From Haig to Kitchener, and Vera Lynn to Wilfred Owen, how well you know the figures of the First World War? Who’s Who highlights the individuals who had an impact on the events of the Great War. Looking through Who’s Who, we are able to gain a snapshot of the talents and achievements of these individuals, and how they went on to influence World War One history.
By Victoria Van Hyning
In the two and a half centuries following the dissolution of the monasteries in England in the 1530s, women who wanted to become nuns first needed to become exiles. The practice of Catholicism in England was illegal, as was undertaking exile for the sake of religious freedom.
Music today is usually categorized by the genre to which it most stylistically relates. A quick scroll through the iTunes genres sections reveals the familiar categories, among them Rock, Pop, R&B/Soul, Country, Classical, and Alternative. Songs or musical compilations today seem to have a readily apparent identity.
By Dennis Showalter
The looming centennial of the Great War has inspired a predicable abundance of conferences, books, articles, and blog posts. Most are built on a familiar meme: the war as a symbol of futility. Soldiers and societies alike are presented as victims of flawed intentions and defective methods, which in turn reflected inability or unwillingness to adapt to the spectrum of innovations (material, intellectual, and emotional), that made the Great War the first modern conflict.
By Melanie Zeck
Perhaps Ernest Hemingway knew best when he claimed that Josephine Baker was the “most sensational woman anybody ever saw. Or ever will.” Indeed, Josephine Baker was sensational–as an African American coming of age in the 1920s, she took Paris by storm in La Revue Nègre and relished a career in entertainment that spanned fifty years. On what would be her 108th birthday, Baker’s fans on both sides of the Atlantic still celebrate her legendary charisma.
By Matthew Brown
Charles Miller claimed to have brought the first footballs to Brazil, stepping off the boat in the port of Santos with a serious expression, his boots, balls and a copy of the FA regulations, ready to change the course of Brazilian history. There are no documents to record the event, only Miller’s own account of a conversation, in which historians have picked numerous holes.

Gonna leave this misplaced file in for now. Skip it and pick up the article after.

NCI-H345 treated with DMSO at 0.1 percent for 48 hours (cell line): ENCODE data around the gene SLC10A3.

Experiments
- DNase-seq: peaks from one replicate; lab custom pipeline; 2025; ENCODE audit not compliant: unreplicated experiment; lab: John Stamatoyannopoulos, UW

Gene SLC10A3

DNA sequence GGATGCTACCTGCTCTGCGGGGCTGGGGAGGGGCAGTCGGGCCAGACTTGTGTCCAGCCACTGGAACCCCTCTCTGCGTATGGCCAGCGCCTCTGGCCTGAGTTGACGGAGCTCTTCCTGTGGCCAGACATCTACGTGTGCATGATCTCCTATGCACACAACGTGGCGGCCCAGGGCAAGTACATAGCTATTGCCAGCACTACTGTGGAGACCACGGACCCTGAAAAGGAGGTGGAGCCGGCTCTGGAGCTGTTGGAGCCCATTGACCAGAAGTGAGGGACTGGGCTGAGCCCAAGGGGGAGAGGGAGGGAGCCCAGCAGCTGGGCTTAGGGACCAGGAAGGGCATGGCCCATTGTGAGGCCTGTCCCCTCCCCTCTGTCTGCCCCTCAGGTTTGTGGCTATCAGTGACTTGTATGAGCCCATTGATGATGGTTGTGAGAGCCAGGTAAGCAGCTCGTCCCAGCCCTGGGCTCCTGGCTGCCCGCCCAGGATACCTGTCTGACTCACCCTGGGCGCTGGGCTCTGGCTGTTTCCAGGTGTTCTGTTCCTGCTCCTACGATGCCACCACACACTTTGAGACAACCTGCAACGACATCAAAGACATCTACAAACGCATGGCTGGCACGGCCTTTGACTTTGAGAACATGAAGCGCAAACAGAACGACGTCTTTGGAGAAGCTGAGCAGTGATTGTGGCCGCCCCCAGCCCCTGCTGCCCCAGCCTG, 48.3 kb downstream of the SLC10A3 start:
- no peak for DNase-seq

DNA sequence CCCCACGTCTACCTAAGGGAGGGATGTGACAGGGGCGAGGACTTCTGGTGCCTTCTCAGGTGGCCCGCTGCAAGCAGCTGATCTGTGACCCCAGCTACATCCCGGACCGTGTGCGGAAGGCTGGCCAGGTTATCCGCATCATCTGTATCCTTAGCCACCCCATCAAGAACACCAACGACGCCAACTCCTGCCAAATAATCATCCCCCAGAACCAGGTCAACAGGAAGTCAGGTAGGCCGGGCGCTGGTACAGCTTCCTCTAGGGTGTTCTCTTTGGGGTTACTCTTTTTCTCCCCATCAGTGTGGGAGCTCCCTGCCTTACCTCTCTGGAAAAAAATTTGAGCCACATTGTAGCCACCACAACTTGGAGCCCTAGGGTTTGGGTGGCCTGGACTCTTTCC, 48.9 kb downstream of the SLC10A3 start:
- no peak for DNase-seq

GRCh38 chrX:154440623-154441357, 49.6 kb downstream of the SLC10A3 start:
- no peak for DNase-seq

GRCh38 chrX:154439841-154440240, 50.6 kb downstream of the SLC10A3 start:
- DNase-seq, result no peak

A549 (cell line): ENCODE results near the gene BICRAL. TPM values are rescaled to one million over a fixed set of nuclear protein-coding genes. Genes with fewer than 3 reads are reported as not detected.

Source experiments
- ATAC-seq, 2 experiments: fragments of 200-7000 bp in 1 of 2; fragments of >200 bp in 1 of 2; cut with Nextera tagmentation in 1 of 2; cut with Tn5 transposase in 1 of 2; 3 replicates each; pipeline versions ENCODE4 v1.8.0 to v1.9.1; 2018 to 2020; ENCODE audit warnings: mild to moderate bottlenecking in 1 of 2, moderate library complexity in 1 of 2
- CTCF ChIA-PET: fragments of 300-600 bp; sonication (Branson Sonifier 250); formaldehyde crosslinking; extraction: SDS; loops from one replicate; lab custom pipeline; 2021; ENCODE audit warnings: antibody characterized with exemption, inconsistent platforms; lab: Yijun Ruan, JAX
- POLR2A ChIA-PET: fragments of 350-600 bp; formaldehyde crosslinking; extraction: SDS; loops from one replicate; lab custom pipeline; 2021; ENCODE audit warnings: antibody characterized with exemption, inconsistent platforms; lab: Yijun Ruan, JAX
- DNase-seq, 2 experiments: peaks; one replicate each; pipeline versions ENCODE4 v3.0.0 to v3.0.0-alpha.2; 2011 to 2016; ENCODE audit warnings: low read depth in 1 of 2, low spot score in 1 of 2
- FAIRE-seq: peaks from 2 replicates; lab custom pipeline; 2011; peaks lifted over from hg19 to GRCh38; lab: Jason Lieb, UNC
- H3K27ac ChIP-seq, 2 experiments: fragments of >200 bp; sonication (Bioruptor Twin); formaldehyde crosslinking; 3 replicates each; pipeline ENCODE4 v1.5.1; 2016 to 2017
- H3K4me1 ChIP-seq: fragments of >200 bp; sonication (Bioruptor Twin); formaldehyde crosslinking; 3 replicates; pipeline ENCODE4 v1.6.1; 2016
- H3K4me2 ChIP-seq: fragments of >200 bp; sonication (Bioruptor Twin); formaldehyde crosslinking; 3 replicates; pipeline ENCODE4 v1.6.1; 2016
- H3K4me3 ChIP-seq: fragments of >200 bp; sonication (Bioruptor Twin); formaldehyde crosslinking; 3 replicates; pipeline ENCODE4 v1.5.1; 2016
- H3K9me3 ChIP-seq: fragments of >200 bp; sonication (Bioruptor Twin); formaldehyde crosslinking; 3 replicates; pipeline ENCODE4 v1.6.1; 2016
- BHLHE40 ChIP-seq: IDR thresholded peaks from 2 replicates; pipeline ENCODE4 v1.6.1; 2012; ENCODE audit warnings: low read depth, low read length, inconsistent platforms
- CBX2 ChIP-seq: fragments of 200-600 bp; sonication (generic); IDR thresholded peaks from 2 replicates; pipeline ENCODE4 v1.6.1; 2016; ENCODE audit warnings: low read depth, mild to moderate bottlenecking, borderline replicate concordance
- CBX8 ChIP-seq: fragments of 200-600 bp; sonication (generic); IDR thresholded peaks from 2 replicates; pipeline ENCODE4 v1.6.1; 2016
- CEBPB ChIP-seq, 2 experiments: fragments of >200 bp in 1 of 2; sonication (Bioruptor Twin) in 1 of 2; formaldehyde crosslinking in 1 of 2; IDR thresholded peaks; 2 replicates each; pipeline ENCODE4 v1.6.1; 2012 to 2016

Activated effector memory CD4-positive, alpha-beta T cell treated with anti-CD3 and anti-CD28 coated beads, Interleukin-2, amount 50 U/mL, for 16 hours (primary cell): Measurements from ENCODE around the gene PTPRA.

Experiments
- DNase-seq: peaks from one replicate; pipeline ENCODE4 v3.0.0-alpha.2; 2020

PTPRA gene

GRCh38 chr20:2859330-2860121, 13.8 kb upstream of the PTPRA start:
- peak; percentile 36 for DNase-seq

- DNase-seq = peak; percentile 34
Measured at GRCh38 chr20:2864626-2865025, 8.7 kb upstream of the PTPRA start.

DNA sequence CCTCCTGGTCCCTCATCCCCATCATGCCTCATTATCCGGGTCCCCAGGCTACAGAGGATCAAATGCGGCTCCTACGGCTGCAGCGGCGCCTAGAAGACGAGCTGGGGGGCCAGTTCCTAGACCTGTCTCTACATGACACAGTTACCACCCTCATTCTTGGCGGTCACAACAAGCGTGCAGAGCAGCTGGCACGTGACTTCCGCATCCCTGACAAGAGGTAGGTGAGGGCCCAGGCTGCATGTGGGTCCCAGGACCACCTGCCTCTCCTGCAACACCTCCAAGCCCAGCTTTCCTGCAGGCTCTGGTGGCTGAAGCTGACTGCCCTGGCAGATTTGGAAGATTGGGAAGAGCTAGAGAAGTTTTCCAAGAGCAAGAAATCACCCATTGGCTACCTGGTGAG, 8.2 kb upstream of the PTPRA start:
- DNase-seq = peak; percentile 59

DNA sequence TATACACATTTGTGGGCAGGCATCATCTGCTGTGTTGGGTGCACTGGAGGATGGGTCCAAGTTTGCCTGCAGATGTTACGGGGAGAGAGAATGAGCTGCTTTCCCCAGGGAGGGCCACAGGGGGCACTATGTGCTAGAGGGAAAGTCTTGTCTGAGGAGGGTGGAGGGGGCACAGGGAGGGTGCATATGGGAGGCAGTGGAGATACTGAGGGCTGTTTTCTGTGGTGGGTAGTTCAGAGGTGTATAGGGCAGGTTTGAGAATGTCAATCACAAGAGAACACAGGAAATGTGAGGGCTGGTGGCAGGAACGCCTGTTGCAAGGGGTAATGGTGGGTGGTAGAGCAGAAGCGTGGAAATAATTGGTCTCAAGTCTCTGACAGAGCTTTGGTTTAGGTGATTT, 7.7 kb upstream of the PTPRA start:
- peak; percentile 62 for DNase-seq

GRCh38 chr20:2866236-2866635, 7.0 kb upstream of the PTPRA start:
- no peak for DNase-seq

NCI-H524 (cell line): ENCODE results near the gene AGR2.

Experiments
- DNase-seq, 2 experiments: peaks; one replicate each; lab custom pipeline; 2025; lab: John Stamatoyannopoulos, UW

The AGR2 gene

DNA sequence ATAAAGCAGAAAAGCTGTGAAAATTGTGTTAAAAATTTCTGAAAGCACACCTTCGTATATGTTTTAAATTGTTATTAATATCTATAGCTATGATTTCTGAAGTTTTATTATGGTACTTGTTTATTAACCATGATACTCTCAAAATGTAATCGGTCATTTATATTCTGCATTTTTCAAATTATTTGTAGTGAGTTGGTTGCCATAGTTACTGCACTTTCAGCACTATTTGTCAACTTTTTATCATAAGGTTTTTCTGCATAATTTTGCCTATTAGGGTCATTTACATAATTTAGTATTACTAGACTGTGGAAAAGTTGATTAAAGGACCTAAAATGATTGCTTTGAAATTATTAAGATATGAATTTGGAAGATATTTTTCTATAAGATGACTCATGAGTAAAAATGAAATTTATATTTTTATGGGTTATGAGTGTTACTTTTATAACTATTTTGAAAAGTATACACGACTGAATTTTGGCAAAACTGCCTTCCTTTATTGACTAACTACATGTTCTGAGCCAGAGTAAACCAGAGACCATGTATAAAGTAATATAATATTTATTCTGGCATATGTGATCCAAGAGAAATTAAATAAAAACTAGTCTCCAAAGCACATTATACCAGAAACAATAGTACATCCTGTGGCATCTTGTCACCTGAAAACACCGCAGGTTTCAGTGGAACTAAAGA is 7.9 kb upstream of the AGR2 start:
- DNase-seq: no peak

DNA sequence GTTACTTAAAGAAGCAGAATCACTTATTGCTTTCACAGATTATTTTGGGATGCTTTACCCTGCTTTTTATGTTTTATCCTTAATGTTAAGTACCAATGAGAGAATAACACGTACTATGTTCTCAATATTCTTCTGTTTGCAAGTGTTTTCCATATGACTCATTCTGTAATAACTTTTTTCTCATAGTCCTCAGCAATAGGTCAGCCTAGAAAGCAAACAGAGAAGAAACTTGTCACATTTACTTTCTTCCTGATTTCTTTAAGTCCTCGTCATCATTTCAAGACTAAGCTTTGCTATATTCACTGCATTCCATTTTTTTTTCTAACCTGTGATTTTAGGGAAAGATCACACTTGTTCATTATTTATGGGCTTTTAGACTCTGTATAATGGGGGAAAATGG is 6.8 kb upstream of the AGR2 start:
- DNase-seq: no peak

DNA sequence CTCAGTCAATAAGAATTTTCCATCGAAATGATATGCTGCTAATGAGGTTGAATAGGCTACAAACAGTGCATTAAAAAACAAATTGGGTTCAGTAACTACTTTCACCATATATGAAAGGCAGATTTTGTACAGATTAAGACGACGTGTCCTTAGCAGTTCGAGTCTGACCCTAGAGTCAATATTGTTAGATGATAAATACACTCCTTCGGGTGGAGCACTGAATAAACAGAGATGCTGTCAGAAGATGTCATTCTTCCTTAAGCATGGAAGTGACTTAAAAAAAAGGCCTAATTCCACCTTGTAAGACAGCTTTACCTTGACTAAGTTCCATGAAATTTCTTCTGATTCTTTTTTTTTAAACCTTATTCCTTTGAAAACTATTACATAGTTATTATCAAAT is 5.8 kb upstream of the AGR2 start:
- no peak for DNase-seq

Wednesday, 28 May marks the 33rd anniversary of Mary Lou William’s death. Mary Lou Williams, an African-American keyboardist, composer, arranger, and contemporary of both Ella Fitzgerald and Lena Horne, is often overlooked as a key contributor to the jazz movement of the 20th century.
By Scott Huntington
You’d probably be lying if you said that you didn’t spend at least a moderate amount of time during your childhood banging on various and sundry items that happened to be within reach. If we’re being honest, this particular sort of self-expression doesn’t seem to lessen with age; thankfully, our methods tend to get more sophisticated over time.
By Christopher McKnight Nichols
On 22 May 1947, President Harry Truman signed the formal “Agreements on Aid to Greece and Turkey,” the central pillars of what became known as the “Truman Doctrine.” Though the principles of the policy were first articulated in a speech to a joint session of Congress on 12 March 1947, it took two months for Truman to line up the funding for Greece and Turkey and get the legislation passed through Congress.
By Borzu Sabahi and Diora Ziyaeva
Contracts for exploitation of natural resources are usually awarded to foreign investors following demanding bidding processes during which the host government carefully vets qualifications of foreign investors. The process is designed to ensure that the investor has, among other things, sufficient expertise and resources to work on the project.
By Susan Ware
In 1928 Amelia Earhart became the first woman to fly the Atlantic Ocean, a feat which made her an instant celebrity even though she was only a passenger, or in her self-deprecating description, “a sack of potatoes.”
This week is National Library and Information Week in Australia — a week-long celebration of library and information professionals across the country. To celebrate the wonderful work of Australian libraries and librarians, here are a few thoughts on why libraries are so important, from those at the very heart of them.
Monday, 19 May is Victoria Day in Canada, which celebrates the 195th birthday of Queen Victoria on 24 May 1819. On 20 June 1837, at the age of 18, Queen Victoria took the throne as Monarch of the United Kingdom of Great Britain and Ireland, as the Empire was called at that point.
The Biography of Ros Brandt, from Grove Music Online. An interest in experimental music is apparent from her earliest compositions, many of which involve performance in specific places, improvisation, electronics, graphic notation, and the use of self-built and specially built instruments. These include Improvisations in Acoustic Chambers, 1981, and Soft and Fragile: Music in Glass and Clay, 1982.
Ricky Swallow from Grove Art Online. Australian conceptual artist, active also in the USA. Swallow came to prominence only a few years after completing his Bachelor of Fine Arts at the Victorian College of the Arts, Melbourne, by winning the prestigious Contempora 5 art prize in 1999
By Erina Duganne
Many hope, even count on, photography to function as an agent of social change. In his 1998 book, Photojournalism and Foreign Policy: Icons of Outrage in International Crises, communications scholar David Perlmutter argues, however, that while photographs “may stir controversy, accolades, and emotion,” they “achieve absolutely nothing.”